prepare for taxesTax season has come and gone. The forms, the paperwork and all the worksheets are closed for another year. Before you forget the words “income taxes” for another 9 months (and before you put the tax folder in the box for the next 7 years), stop and think: “what could I be doing to make this all easier?”

For most of us, income taxes are a major annoyance, but the overall stress or frustration is usually unnecessary. In fact, I’ve found that organizing and proactively thinking about my tax issues throughout the year saves me a great deal of tax pain every April.

I’d expect paying taxes to be painful, but if it is the process that eating away at your ch’i, you might want to consider one of these suggestions below.

Store New Tax Information Throughout the Year

How much of your stress is related to disorganization? I remember frantically tearing my office apart one year because I couldn’t locate my W2 and it was April 14th. Luckily, I never threw important pieces of mail away, but massive piles of mail in several locations didn’t help the process.

These days, I’m organized. I have a plain, old tax folder that sits on the desk next to the checkbook. Whenever I receive a piece of mail that I need for tax purposes, it goes into the folder until I go to prepare my taxes. No digging up the old stock sale records – it’s all in the same folder. In one year, I spend a few minutes at a time putting these things in the folder and save hours of stress looking for them later.

Keep Your Taxes Handy

The new trend in IRS auditing is to heavily rely on computers to find problems with tax returns. Sadly, this means more notifications from the IRS even if you filled out your taxes correctly. Since taxes are often subjective (thanks to tax law), machines are better at finding questionable things than actual errors.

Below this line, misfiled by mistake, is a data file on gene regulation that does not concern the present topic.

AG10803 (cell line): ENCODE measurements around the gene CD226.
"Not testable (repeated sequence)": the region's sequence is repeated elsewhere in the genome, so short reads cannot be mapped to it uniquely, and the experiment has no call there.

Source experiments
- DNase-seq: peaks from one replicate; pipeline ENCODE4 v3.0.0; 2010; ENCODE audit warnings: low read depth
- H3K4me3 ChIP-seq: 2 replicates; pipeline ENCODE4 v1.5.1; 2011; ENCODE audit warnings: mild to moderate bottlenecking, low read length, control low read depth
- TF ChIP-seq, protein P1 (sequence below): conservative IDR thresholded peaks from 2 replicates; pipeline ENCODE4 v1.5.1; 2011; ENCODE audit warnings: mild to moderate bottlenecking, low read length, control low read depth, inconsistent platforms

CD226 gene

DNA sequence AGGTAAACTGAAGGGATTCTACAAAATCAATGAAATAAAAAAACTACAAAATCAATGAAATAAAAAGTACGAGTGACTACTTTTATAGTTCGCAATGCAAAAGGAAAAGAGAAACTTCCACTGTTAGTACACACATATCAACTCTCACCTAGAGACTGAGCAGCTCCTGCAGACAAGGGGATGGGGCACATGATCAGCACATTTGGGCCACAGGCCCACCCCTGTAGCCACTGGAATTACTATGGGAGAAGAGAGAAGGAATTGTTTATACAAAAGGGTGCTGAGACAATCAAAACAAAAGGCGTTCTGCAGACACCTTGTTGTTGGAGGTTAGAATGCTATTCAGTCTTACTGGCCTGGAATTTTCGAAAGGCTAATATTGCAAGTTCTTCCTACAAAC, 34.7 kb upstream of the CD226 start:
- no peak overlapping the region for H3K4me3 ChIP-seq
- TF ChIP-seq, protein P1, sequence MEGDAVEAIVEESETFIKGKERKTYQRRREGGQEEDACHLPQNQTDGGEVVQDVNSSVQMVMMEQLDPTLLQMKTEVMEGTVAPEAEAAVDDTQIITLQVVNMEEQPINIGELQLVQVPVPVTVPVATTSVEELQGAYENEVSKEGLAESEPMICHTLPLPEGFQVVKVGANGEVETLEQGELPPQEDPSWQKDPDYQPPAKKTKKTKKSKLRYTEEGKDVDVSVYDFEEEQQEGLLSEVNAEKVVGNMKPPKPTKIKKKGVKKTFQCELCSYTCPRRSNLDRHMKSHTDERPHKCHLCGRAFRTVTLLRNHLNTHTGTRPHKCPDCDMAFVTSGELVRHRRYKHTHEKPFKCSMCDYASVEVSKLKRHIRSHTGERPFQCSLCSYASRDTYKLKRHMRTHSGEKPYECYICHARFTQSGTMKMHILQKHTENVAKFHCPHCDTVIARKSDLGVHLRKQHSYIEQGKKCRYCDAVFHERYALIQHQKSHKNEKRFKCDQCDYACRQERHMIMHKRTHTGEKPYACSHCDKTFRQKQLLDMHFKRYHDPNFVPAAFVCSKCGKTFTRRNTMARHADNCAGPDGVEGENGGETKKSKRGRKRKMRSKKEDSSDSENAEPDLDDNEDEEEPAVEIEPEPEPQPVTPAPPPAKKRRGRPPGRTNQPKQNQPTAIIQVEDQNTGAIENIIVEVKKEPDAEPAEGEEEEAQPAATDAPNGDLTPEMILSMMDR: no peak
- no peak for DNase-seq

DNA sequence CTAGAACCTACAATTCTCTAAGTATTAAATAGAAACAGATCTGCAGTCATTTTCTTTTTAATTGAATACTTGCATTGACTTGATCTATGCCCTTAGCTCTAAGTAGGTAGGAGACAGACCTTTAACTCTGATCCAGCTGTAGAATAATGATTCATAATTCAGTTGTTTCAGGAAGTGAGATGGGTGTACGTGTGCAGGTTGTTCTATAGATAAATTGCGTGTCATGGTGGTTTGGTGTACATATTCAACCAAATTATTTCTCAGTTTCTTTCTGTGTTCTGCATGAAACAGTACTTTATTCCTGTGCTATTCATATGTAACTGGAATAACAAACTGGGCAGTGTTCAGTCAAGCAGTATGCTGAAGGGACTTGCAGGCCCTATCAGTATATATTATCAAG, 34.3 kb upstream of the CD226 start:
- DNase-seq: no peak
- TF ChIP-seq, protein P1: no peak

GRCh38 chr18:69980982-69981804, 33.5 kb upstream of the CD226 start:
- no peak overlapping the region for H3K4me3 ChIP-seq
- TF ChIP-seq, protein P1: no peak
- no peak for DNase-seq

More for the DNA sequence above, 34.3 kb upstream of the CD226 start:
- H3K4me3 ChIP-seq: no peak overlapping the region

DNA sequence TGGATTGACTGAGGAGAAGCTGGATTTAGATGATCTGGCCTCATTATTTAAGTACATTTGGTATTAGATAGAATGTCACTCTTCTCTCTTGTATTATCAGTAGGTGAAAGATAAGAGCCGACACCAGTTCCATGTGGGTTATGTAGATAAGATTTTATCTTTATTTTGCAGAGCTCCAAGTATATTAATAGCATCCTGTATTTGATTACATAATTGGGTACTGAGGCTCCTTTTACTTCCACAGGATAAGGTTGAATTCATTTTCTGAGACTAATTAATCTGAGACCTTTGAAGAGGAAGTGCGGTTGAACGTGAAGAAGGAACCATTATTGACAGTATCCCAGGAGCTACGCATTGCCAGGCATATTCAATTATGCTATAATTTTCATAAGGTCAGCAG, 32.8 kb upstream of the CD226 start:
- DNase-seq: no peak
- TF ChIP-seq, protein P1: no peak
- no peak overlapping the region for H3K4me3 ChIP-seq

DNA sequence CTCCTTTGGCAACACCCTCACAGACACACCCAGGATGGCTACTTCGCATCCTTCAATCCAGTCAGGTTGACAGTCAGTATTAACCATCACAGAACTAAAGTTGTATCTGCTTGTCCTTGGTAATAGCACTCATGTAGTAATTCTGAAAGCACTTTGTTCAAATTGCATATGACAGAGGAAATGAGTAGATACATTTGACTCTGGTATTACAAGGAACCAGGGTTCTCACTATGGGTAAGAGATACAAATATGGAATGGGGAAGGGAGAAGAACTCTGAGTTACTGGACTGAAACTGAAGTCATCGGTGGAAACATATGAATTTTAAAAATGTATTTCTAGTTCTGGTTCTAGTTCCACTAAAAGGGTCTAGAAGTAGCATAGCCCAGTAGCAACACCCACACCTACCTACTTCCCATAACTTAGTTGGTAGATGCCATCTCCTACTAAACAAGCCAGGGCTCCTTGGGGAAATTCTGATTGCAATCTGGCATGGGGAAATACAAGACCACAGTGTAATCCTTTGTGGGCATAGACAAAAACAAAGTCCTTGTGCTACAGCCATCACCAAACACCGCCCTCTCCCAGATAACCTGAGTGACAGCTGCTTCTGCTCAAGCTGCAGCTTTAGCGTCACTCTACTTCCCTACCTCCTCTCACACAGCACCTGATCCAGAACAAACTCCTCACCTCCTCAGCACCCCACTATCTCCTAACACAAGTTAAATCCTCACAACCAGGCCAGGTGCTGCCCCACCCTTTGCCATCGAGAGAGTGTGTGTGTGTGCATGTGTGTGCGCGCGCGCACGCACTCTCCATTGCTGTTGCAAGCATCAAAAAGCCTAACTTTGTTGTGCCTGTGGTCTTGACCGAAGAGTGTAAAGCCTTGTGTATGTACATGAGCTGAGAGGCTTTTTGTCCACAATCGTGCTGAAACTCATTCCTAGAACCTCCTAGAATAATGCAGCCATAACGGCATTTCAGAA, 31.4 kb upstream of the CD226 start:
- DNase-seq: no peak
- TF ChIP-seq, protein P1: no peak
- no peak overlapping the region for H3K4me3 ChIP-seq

It means that now more than ever, you want to keep your tax information in an easily accessible place. More than that, you need to make sure you’ve printed out all your necessary tax information. Often tax forms let your report expenses and costs without requiring you to submit that documentation to the IRS. Make sure you aren’t just writing these figures down on a napkin. If you don’t have hard copies at the time you file, make sure you put them together before you’ve moved on to the next tax season.

Get a Tax Preparer

Most people don’t realize it, but they are wasting their money on expensive tax programs. Often, a tax preparer is as much or only slightly more than software. My tax stress went down dramatically when I started using a tax preparer who charges a flat $50, thus saving myself the hassle of preparing my taxes and saving $5 on the Turbo Tax program. If you find yourself talking to the IRS year after year, that $50 might save you a fortune in time and hassle.

I know that a tax preparer is not going to be the right choice for everyone, but in my case, with the complexity my taxes have reached, it’s a good $50 spent.

Where Can You Improve?

This might sound strange, but the confusion that makes taxes so frustrating often gives tax filers the opportunity to save on taxes by changing behavior. For example, the Saver’s Tax Credit gives a tax deduction for low income and middle income families that put money in a retirement account. Finally starting your retirement savings this year can mean more money at tax time.

It could take several articles to discuss all the possibilities. It might be time to look at them and decide if there are any changes that can be made in your life so you pay less in  taxes.

Now that tax season is over, it’s easy to forget about taxes for the next nine months. However, if you wait until December, you are going to find that many of the tips above will be useless unless you make plans now. Most of these tips take only a little bit of time or effort, but they can have large impacts on your refund and tax preparation.

Start now, because the year will be over before you know it.